Sleep Well – Improve The Quality of Your Sleep
What could possibly be the importance of getting to sleep well? Nothing, it would seem. Just a few accidental deaths, a nuclear plant meltdown, a wrong medical prescription, an air crash… Indeed, lack of sleep is known to have played a role in all of these scenarios.
Sleep deficiency is among the important factors affecting physical, mental and emotional health. This could mean you aren’t sleeping enough; you’re sleeping at the wrong times; or you have a sleep disorder which prevents proper sleep.
Sleep is known to occur in two different forms, called rapid eye movement (REM) sleep and non-rapid eye movement (NREM, Stages 1–4) sleep. Stages 3 and 4 NREM comprise slow-wave sleep (SWS), which is the refreshing phase, occurring in the first third of the sleep cycle.
REM sleep becomes longer with the total duration of sleep. Both REM and NREM sleep have dramatic impact on numerous body processes, such as the heart rate and blood pressure, sympathetic activity, muscle and blood vessel tone, breathing, kidney function and body temperature.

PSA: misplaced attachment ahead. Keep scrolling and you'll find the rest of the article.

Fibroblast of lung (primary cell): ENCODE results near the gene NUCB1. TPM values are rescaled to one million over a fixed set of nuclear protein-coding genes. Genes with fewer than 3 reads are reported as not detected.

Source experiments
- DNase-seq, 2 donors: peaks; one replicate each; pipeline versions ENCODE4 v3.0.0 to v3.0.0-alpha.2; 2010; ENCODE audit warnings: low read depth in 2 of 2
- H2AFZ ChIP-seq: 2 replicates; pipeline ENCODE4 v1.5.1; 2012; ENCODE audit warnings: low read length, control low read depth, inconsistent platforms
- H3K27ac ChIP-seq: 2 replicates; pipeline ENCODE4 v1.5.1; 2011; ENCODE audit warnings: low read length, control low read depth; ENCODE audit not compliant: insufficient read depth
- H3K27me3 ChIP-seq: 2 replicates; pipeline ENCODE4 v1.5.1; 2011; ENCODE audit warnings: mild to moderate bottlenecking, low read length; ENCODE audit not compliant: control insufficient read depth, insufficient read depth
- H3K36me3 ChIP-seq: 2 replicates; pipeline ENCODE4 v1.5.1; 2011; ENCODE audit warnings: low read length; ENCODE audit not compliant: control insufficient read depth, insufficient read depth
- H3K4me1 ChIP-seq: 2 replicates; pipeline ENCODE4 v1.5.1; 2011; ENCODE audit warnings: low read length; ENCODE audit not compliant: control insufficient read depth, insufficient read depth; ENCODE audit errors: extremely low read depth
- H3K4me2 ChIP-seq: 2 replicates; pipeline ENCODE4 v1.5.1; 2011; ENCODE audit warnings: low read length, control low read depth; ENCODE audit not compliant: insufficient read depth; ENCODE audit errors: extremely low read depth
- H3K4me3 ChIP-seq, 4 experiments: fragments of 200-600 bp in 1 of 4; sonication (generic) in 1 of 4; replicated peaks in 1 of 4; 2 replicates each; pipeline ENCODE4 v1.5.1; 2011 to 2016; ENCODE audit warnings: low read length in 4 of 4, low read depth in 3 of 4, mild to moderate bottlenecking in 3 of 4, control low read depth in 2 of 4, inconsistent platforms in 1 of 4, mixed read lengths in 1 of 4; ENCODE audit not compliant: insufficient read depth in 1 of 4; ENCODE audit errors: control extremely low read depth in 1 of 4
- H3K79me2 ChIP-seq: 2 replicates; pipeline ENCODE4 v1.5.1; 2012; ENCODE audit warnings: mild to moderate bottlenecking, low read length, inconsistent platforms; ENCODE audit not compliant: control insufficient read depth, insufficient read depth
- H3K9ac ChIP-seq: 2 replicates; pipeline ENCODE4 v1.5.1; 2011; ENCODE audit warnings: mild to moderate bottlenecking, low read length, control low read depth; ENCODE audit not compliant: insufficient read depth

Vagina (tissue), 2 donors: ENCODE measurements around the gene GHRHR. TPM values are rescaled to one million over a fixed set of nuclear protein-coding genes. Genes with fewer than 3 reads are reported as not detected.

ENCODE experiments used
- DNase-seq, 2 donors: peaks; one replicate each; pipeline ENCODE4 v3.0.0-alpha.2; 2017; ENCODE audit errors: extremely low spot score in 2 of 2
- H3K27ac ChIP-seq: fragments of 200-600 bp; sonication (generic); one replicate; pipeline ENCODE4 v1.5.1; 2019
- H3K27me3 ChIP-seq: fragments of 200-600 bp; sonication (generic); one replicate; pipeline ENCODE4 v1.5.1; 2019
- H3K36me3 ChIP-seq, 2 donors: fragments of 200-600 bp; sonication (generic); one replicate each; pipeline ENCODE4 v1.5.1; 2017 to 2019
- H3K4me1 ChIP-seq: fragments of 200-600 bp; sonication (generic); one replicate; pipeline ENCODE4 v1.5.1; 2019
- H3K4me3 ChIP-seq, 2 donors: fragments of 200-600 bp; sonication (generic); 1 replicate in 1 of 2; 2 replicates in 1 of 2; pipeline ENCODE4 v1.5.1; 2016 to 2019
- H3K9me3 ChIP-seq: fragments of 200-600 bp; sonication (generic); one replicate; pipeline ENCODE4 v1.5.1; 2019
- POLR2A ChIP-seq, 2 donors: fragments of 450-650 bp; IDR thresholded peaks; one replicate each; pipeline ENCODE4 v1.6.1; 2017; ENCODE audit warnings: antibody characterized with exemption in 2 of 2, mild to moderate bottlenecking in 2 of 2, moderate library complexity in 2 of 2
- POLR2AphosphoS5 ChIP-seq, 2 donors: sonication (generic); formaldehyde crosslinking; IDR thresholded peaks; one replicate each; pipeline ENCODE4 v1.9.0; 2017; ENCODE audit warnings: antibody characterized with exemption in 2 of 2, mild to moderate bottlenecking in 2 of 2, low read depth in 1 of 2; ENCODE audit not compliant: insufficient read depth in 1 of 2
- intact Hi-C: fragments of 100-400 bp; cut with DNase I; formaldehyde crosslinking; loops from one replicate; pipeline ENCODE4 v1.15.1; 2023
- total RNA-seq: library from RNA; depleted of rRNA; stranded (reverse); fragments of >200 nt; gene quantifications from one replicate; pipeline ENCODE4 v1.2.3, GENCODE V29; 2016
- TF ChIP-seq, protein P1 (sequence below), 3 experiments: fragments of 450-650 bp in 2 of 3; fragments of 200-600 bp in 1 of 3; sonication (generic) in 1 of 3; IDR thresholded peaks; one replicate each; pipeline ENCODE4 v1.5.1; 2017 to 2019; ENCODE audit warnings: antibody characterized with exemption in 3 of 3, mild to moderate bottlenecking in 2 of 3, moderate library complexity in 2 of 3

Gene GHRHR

Why Is It Important That You Sleep Well?
When you suffer from sleep deficiency, you are at risk of developing a variety of health issues.
- Lack of sleep allows damage to the heart and blood vessels to build up, leading to a higher risk of hypertension, stroke and heart disease.
- Disorders like obesity, diabetes mellitus, and kidney disease can be traced to hormonal abnormalities resulting from sleep deficiency. Ghrelin and leptin are hormones that are linked to energy metabolism in the body, and their levels vary significantly with sleep deprivation.
- Poor immunity results from constantly going without sleep.
- Delayed growth and development: Growth hormone is secreted during periods of deep sleep in childhood and puberty. Failure to sleep well could thus impair growth and normal puberty.
- Accidents: Microsleeps are very brief sleeps that interrupt normal wakefulness, as a result of a large sleep debt, and these can be disastrous in many lines of work.